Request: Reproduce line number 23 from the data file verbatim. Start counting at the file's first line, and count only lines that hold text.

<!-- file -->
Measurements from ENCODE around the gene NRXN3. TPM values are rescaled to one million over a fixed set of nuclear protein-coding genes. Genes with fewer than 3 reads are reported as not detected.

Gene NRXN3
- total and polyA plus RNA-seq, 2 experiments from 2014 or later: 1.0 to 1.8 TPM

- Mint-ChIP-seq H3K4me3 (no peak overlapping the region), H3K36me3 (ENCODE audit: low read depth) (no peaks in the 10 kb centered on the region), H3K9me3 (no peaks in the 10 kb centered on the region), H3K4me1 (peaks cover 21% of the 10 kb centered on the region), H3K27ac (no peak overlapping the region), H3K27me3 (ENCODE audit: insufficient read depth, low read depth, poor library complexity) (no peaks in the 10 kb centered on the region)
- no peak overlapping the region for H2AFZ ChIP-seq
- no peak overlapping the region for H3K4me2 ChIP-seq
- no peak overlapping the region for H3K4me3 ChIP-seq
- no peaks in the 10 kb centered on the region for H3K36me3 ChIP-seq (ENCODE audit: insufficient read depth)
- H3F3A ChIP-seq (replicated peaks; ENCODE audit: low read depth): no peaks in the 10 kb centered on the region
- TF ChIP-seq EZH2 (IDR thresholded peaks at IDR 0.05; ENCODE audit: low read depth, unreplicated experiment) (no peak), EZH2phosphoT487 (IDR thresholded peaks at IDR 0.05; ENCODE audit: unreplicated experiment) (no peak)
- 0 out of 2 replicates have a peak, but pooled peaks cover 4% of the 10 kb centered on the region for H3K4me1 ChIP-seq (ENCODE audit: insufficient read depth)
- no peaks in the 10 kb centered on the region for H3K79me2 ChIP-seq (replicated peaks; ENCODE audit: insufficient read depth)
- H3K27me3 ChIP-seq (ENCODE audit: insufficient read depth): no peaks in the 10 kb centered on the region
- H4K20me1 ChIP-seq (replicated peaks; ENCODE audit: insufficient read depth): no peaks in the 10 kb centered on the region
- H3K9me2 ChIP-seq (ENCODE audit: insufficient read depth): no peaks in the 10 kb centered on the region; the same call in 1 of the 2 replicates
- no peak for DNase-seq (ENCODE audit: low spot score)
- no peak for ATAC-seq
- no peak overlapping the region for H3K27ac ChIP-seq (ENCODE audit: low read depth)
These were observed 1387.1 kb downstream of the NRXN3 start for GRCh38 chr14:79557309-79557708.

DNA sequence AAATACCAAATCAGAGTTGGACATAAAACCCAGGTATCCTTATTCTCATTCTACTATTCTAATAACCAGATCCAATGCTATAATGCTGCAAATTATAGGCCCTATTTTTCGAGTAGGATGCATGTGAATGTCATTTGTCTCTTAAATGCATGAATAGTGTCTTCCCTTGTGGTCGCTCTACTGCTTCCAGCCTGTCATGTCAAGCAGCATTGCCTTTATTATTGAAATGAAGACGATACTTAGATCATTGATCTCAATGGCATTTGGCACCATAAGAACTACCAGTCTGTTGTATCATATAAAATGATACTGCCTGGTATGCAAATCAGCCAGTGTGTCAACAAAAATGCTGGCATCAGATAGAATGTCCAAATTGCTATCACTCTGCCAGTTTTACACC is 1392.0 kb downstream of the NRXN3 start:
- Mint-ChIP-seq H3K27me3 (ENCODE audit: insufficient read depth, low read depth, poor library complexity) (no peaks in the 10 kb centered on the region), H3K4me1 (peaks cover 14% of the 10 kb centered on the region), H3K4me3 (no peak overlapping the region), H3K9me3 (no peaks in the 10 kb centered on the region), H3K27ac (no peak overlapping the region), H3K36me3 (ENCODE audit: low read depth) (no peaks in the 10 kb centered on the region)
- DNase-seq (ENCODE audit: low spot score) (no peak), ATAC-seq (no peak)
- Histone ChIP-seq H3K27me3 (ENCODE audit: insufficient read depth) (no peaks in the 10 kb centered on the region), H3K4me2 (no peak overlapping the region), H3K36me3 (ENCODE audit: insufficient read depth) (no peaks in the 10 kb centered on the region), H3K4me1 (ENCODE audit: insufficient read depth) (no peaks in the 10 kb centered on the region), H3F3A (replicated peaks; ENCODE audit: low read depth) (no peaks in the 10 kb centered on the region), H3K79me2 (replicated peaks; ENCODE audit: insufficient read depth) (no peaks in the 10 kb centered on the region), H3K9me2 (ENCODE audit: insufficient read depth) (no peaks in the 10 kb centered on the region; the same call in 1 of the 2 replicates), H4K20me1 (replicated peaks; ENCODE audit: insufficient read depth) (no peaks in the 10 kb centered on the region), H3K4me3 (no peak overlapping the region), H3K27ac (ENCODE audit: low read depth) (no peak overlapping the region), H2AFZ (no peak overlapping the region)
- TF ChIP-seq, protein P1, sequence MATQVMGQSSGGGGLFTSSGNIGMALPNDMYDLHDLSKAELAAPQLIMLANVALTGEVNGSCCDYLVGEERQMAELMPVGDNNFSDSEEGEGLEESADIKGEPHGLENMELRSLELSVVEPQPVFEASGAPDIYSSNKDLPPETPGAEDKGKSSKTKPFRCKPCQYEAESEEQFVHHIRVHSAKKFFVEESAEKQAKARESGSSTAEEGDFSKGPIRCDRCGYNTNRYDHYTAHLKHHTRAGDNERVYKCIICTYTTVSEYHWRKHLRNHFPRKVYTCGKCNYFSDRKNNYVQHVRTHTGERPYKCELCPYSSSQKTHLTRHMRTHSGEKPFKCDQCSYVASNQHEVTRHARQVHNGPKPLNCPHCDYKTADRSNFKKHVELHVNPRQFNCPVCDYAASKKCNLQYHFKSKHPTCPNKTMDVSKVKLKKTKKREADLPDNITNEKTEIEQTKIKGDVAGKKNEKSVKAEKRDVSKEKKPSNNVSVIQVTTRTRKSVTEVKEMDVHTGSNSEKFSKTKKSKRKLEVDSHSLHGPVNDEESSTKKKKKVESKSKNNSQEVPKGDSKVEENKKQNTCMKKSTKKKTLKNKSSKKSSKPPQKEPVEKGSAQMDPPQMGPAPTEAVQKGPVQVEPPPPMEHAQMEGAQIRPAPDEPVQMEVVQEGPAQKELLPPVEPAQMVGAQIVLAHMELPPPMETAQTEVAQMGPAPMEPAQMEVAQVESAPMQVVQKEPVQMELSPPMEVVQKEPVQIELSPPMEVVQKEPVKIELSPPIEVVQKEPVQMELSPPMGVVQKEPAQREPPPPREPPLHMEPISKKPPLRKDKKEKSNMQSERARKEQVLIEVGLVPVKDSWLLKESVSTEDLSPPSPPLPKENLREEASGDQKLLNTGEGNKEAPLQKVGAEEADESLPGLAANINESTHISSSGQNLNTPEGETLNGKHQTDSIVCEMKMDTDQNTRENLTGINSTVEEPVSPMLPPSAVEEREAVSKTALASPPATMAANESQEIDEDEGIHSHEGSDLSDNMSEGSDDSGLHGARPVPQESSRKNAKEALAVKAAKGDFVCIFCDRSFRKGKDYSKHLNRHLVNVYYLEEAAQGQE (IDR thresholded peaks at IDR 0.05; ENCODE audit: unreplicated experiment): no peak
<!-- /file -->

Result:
- Histone ChIP-seq H3K27me3 (ENCODE audit: insufficient read depth) (no peaks in the 10 kb centered on the region), H3K4me2 (no peak overlapping the region), H3K36me3 (ENCODE audit: insufficient read depth) (no peaks in the 10 kb centered on the region), H3K4me1 (ENCODE audit: insufficient read depth) (no peaks in the 10 kb centered on the region), H3F3A (replicated peaks; ENCODE audit: low read depth) (no peaks in the 10 kb centered on the region), H3K79me2 (replicated peaks; ENCODE audit: insufficient read depth) (no peaks in the 10 kb centered on the region), H3K9me2 (ENCODE audit: insufficient read depth) (no peaks in the 10 kb centered on the region; the same call in 1 of the 2 replicates), H4K20me1 (replicated peaks; ENCODE audit: insufficient read depth) (no peaks in the 10 kb centered on the region), H3K4me3 (no peak overlapping the region), H3K27ac (ENCODE audit: low read depth) (no peak overlapping the region), H2AFZ (no peak overlapping the region)